Components of Anxiety
Given this, how can we possibly help people with anxiety problems? Well, we can start by examining the basic components of anxiety. Researchers and clinicians alike have identified three of these components.
- First, there is physiological arousal, which happens in our body when adrenalin starts pumping around.
- Second, there is a cognitive and emotional part. Our conscious thoughts include all the future-oriented thinking and fear, and the accurate and inaccurate risk appraisal that we have just discussed.
- Finally, perhaps most importantly, there are behavioral aspects; these are the avoidance and rituals, the things we do to try to not feel anxious.
How might we treat this? What would the answer be? The general answer in modern psychology is exposure and response prevention.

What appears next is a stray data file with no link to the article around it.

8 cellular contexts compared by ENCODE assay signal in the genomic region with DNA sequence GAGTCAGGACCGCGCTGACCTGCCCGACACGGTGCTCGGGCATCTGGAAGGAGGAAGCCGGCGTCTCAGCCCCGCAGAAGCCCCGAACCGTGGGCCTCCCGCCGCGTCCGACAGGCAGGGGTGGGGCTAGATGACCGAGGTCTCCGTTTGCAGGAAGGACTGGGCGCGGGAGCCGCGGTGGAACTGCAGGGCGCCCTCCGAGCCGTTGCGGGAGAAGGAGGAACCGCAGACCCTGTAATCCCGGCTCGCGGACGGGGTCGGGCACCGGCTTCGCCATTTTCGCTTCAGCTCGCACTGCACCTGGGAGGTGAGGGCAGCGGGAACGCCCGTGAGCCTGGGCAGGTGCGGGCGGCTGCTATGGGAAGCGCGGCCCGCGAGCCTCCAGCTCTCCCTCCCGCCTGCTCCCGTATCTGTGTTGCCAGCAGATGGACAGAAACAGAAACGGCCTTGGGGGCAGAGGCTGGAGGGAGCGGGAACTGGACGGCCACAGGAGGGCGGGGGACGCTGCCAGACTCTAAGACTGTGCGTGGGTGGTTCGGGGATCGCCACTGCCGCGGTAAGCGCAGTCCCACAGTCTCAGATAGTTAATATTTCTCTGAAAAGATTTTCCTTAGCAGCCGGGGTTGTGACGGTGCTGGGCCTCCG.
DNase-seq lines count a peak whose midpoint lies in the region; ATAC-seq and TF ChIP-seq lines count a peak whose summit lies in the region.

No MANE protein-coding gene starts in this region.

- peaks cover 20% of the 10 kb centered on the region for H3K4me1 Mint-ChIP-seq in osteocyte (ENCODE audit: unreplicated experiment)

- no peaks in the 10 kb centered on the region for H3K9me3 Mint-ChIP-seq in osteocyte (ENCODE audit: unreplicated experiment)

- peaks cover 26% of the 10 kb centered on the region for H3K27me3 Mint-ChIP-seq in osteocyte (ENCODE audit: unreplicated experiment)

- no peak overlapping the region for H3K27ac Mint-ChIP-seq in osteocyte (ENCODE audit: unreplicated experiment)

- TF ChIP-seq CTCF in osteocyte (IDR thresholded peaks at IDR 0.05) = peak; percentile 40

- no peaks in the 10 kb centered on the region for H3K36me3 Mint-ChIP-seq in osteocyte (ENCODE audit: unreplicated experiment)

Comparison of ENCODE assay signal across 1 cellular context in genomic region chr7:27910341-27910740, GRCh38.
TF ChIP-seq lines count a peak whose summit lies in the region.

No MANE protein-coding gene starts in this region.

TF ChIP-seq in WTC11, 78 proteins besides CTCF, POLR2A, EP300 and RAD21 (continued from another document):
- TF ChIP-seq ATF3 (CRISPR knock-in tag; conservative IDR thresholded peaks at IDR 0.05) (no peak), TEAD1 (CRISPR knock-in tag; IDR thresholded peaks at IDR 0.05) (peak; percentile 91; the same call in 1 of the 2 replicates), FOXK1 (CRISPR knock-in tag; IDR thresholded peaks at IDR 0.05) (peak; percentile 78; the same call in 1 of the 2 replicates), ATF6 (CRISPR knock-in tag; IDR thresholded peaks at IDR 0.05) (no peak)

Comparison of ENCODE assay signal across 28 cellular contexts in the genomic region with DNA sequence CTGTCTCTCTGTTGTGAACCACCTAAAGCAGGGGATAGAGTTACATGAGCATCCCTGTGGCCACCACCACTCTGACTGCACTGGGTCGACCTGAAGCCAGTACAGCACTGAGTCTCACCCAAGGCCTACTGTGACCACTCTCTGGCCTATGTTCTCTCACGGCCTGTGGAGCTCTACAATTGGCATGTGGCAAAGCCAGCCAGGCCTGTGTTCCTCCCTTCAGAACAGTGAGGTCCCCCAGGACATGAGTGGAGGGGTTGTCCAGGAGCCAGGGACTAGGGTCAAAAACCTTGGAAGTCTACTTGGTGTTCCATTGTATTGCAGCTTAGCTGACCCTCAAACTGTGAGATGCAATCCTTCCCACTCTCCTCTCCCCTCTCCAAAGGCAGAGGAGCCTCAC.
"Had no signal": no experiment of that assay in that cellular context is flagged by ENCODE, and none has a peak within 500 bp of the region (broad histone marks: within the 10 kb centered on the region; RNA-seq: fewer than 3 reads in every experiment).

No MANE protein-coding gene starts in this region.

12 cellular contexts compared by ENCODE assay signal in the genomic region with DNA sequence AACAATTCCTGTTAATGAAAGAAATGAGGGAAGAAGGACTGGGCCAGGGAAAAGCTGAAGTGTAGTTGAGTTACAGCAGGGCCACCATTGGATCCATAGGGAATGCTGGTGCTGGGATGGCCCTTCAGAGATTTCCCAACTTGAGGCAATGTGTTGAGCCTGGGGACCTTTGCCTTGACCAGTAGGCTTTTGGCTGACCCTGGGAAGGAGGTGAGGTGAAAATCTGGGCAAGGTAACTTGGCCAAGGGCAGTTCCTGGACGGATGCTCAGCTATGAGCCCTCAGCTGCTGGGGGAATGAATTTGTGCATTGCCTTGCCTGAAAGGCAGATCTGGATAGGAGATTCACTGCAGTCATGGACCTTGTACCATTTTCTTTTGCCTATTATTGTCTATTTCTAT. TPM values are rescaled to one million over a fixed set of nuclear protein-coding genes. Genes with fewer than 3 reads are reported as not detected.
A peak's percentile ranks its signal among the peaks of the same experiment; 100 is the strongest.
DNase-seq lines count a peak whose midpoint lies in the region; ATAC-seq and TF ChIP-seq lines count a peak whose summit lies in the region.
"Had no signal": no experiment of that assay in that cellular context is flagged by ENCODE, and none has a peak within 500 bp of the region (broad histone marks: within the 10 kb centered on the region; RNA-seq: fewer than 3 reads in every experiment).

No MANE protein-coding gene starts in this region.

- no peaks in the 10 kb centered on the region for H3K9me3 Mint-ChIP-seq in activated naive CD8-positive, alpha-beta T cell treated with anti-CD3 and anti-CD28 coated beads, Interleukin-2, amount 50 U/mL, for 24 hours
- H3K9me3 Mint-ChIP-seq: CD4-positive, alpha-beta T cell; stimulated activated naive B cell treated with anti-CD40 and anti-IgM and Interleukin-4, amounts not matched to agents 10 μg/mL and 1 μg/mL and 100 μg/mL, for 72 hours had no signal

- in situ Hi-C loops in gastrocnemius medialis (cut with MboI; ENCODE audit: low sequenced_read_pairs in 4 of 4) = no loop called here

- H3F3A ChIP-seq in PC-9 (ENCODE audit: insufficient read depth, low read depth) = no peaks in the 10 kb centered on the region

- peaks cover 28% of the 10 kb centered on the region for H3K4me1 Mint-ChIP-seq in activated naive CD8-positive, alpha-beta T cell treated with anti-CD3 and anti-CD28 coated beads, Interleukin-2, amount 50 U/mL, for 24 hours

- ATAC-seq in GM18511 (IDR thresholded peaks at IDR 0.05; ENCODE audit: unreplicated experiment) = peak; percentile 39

Consider an example of how this works. It has been said that by the mid-1980s, there were no seniors left at North American universities with untreated snake phobias. This is because they had all been recruited for studies in the psychology department.
The Snake in the Office
The students would be invited to come into the lab and the researchers would sit them in an office and just talk to them. They would tell the student that there was a snake locked in a cage down the hall.
In the early days, they used to think that it was necessary to do something called reciprocal inhibition—in other words, to train the student to do something so that they should feel less anxious. When the student starts going uh-oh, what kind of snake, they would start teaching them relaxation training and things like that.